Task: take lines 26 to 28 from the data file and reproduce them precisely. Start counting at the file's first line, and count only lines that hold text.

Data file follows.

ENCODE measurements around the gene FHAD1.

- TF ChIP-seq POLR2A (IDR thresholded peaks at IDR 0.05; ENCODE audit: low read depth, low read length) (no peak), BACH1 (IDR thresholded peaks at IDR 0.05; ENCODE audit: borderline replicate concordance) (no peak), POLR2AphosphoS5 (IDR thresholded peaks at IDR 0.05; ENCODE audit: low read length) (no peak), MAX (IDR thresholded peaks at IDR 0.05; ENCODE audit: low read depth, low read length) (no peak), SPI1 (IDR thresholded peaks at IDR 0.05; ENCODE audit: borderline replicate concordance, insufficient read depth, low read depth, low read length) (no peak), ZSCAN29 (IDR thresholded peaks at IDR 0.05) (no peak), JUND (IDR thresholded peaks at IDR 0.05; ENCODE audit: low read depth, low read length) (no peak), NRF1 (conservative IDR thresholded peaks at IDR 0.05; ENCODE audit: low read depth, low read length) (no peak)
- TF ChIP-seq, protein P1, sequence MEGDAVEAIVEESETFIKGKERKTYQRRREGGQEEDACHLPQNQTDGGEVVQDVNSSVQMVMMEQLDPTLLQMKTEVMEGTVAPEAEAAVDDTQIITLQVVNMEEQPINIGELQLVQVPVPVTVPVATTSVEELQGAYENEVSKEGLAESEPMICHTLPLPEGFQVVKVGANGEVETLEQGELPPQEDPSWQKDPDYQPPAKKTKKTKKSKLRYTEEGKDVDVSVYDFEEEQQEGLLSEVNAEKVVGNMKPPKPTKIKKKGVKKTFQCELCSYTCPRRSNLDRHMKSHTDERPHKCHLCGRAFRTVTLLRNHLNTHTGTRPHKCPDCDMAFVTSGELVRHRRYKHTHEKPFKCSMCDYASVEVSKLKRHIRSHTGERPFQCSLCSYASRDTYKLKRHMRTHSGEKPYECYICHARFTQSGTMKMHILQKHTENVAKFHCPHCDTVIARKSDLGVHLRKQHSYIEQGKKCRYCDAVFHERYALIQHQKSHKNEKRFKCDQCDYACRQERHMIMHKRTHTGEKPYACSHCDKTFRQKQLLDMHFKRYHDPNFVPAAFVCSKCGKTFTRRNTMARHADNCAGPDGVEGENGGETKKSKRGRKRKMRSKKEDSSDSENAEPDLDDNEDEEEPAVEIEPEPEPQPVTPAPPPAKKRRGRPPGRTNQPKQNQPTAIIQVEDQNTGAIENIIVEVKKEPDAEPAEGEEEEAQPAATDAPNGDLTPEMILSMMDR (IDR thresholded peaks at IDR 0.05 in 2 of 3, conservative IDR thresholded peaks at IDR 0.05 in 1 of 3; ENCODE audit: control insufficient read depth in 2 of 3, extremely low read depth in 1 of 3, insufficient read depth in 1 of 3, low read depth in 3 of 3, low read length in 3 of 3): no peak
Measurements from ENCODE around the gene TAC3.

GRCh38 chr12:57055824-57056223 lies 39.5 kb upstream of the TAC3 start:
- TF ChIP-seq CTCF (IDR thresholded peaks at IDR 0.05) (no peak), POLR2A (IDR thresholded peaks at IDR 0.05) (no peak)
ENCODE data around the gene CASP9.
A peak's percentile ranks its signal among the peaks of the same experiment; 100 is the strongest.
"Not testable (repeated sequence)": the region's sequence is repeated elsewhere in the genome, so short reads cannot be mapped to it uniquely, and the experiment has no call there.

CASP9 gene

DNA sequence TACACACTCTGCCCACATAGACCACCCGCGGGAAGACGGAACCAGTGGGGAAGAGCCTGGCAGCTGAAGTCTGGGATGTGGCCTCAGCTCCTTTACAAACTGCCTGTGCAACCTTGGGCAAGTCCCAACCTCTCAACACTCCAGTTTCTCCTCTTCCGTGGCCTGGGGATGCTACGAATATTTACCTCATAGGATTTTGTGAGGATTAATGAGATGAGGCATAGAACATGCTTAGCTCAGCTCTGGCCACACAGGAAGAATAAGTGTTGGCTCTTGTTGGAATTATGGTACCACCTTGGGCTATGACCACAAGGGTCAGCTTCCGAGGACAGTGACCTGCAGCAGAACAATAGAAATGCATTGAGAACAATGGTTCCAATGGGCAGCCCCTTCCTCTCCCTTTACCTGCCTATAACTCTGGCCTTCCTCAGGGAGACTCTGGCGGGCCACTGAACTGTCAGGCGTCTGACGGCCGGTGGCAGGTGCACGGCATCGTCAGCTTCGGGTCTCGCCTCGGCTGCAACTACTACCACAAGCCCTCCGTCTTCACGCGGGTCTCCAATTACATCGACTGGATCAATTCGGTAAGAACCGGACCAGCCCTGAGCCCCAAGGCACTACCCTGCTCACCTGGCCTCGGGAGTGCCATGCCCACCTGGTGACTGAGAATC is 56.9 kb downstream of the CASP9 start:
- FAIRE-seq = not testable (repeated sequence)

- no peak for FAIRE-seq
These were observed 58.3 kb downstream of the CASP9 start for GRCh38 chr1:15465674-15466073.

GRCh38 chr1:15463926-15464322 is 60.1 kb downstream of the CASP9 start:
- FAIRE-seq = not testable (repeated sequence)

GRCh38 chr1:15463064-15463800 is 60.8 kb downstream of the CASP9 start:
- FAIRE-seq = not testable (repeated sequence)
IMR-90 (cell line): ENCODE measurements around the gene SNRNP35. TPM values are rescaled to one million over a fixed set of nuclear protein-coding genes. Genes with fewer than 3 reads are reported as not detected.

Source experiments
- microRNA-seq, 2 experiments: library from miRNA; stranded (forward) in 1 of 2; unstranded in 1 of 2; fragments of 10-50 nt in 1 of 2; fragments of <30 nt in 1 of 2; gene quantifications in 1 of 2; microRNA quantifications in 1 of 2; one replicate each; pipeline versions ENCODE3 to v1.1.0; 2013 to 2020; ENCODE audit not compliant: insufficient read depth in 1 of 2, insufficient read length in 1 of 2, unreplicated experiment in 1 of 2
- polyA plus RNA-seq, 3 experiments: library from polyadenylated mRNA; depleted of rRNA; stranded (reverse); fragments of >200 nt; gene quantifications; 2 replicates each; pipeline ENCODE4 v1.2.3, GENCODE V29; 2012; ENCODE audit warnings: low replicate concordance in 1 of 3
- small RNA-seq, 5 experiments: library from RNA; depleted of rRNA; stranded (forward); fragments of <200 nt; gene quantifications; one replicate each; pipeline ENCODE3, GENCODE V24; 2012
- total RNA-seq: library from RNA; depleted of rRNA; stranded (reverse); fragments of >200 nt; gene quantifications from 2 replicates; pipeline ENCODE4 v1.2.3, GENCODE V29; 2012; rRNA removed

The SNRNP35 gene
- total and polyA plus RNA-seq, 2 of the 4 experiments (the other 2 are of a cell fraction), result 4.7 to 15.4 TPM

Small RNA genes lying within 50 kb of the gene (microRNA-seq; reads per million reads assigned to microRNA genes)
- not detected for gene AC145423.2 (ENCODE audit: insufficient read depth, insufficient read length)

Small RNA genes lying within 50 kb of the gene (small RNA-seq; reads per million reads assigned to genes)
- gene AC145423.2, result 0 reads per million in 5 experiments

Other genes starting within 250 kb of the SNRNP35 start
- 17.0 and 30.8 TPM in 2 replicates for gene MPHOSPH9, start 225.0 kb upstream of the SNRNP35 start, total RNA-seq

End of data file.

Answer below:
- total and polyA plus RNA-seq, 2 of the 4 experiments (the other 2 are of a cell fraction), result 4.7 to 15.4 TPM

Small RNA genes lying within 50 kb of the gene (microRNA-seq; reads per million reads assigned to microRNA genes)
- not detected for gene AC145423.2 (ENCODE audit: insufficient read depth, insufficient read length)